Monday, June 16, 2008

Homeschooling Basics

I'm always asked about homeschooling. So many people are interested. A few years back I wrote a paper called "Homeschool Basics" to give out if someone needed information. Now, I am including all of this information on my blog. I will also be posting some information for each subject, how we do homeschool, and some links that I've collected that have been very helpful. I've answered a few common questions here. Of course, this will vary a bit depending on what your state's laws are. If your state doesn't have any laws-awesome! But, if you must test your children, then make sure you are following the information they will need to know for the tests. If you don't have to test, or accountability, you are free to decide what I want to cover and when I want to cover it.

Check out HSLDA to find out the homeschool laws for your state.

**Materials to use besides prepared curriculum...........

There is a wealth of information out there that is not in the form of a textbook. Here are some ways that I have found material for use in my homeschool.

-The Library. There are numerous resources there from literature to history to biographies to math to science experiment books. The "book list" books mentioned later are a great tool. Many of the books listed in these books can be found in the library. Spend some time just browsing the shelves in the children’s section and jotting down books that look interesting to you. I have taken a spiral notebook and listed books with authors and call numbers, and a simple review, so that I can refer to these books later when planning my school year. (I do this for all of the books I’ve come across whether or not they are in the library.) Your personal list will accumulate over time and will be a very handy reference tool.

-Friends. Ask if you can borrow a resource that they are not using at the moment.

-The Internet. You can find almost anything on the internet. Generally if you need information on say birds, for instance, you can type "birds" into your search engine and get tons of links. We came a cross a great link for Paul Revere that has virtual and printable activities, plus Revolutionary War songs you can listen to online. One of my favorite ways to find materials is to type "free educational materials" or "free stuff for teachers or educators" into the search engine. You’ll be lead to tons of links for materials at no cost. Some of these are government agencies that have information just waiting for parents and educators to take advantage of. Some are links to sites that are filled with worksheets, or activity pages. I’ve gotten everything from NASA posters to lessons on George Washington to an entire Sesame Street safety unit from FEMA. Just pick out the things that look interesting to you. It will take some time to search the sites, but I feel it is well worth it.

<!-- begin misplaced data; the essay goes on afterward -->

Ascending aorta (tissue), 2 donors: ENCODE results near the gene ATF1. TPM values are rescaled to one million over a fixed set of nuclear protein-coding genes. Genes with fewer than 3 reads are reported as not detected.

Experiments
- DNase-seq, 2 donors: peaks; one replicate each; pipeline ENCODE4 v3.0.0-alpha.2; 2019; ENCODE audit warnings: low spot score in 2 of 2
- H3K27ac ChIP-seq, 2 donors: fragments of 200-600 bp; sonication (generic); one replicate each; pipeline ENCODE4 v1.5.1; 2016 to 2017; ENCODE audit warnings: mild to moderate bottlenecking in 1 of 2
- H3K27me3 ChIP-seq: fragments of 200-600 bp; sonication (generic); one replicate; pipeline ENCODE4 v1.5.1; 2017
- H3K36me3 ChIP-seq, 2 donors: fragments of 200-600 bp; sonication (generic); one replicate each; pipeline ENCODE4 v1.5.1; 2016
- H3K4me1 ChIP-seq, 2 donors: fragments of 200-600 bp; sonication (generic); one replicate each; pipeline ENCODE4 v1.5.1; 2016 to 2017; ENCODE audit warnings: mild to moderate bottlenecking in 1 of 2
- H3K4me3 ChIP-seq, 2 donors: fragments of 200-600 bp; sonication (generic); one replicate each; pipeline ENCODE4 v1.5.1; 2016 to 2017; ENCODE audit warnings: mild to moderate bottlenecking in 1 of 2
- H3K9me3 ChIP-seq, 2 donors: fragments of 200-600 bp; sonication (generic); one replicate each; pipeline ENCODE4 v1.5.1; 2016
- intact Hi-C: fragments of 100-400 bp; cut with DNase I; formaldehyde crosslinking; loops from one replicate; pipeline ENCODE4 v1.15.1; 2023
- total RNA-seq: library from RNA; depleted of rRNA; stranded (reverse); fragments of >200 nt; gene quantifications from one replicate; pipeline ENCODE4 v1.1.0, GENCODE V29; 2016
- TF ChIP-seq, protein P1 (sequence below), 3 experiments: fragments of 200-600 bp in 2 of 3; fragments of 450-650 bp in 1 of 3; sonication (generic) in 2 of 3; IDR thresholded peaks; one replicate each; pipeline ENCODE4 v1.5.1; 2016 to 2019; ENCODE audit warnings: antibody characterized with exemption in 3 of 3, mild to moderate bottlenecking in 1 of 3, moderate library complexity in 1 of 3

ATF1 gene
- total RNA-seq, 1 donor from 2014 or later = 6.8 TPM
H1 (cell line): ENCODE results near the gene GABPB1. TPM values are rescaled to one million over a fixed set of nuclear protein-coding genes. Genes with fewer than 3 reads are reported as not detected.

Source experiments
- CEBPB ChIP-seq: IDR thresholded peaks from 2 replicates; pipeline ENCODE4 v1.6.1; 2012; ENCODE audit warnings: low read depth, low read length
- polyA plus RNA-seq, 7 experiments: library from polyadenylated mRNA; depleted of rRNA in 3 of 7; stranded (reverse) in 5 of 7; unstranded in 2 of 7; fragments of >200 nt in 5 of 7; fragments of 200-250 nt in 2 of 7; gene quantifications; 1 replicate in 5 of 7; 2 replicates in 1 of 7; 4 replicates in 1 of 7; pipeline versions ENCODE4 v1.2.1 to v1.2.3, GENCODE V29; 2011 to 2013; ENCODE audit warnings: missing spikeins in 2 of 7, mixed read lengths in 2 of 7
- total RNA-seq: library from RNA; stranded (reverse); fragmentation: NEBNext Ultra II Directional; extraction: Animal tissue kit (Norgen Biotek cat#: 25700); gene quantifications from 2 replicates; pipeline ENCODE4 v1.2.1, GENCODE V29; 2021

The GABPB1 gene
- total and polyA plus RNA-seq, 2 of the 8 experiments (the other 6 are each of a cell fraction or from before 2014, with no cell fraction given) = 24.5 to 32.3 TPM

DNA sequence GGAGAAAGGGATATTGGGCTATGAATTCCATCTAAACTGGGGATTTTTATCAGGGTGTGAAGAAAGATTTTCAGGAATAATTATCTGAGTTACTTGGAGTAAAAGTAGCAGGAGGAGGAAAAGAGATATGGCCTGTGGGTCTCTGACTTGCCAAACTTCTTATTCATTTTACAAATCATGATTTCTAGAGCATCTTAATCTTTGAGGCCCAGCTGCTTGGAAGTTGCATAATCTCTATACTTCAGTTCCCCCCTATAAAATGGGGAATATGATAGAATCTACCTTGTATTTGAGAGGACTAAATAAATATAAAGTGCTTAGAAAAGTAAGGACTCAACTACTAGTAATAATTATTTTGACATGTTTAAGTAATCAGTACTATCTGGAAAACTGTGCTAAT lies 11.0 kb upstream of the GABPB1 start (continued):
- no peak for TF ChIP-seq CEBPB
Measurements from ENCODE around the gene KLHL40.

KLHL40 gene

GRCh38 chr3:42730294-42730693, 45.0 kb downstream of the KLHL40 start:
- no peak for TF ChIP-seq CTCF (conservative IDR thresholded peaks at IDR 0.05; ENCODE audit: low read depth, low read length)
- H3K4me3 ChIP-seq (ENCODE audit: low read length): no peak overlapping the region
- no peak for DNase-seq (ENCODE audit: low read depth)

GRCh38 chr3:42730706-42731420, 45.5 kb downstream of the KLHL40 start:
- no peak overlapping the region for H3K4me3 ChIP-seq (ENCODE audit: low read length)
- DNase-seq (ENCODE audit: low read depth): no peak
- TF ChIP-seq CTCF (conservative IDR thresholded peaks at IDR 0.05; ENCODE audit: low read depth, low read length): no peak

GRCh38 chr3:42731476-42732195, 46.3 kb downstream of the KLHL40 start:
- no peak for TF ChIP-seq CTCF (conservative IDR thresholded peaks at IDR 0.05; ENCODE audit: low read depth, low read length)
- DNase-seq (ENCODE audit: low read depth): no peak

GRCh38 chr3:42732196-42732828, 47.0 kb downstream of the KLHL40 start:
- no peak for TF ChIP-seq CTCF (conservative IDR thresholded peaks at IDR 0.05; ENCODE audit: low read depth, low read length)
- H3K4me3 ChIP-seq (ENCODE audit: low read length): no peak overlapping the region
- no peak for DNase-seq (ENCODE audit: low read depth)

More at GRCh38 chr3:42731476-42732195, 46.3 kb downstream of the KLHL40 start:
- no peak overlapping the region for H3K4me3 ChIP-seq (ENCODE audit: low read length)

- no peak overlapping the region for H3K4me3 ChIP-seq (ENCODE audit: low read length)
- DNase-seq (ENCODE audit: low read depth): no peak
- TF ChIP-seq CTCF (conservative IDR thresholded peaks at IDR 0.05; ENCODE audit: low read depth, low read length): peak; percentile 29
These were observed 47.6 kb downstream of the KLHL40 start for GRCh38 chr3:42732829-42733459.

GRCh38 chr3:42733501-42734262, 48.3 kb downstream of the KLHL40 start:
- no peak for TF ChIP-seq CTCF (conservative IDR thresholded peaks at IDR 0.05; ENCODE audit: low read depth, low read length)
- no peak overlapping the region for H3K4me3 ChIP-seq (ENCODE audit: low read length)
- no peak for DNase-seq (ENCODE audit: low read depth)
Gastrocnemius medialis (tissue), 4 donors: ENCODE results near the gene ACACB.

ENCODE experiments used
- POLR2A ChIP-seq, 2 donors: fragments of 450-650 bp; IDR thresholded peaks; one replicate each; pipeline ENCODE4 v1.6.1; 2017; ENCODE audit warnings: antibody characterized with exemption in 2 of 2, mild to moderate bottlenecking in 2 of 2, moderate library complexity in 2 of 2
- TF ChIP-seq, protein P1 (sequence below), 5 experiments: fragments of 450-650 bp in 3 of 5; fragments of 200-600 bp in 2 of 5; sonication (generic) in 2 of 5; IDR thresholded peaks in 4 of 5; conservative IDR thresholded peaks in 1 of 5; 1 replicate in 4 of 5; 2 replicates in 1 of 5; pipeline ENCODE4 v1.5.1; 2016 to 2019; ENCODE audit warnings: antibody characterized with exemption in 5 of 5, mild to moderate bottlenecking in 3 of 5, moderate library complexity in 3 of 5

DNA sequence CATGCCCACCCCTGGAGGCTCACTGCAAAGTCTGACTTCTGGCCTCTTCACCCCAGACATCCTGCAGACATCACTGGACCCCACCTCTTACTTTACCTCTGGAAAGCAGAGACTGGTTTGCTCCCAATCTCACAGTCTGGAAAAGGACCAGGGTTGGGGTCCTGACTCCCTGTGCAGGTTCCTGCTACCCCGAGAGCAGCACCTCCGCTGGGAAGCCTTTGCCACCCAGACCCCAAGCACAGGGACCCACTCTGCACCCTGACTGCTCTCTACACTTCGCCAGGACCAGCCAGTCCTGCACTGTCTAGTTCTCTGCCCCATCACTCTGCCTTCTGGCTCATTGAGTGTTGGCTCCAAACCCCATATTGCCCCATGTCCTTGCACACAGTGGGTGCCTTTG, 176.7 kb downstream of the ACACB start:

-Free Stuff. Besides getting stuff from the internet, I have been given "leftovers" many times by friends. The stuff they’ve had sitting around for years, stuff they didn’t use, stuff that may not seem useful. I have taken 15 year old textbooks and (don’t cringe) cut them up and made posters from them. Is anyone really ever going to read a 15 year old textbook again? No, but my children love looking at the posters I have made from them. You may come across other things at little or no cost- magazines, recipes, crafts, poetry, or art prints from catalogs.

-Book fairs, flea markets, yard sales, discount tables, and book sales. After you learn your personal style of homeschooling, you will learn what to keep an eye out for. You can come across some real finds at these places.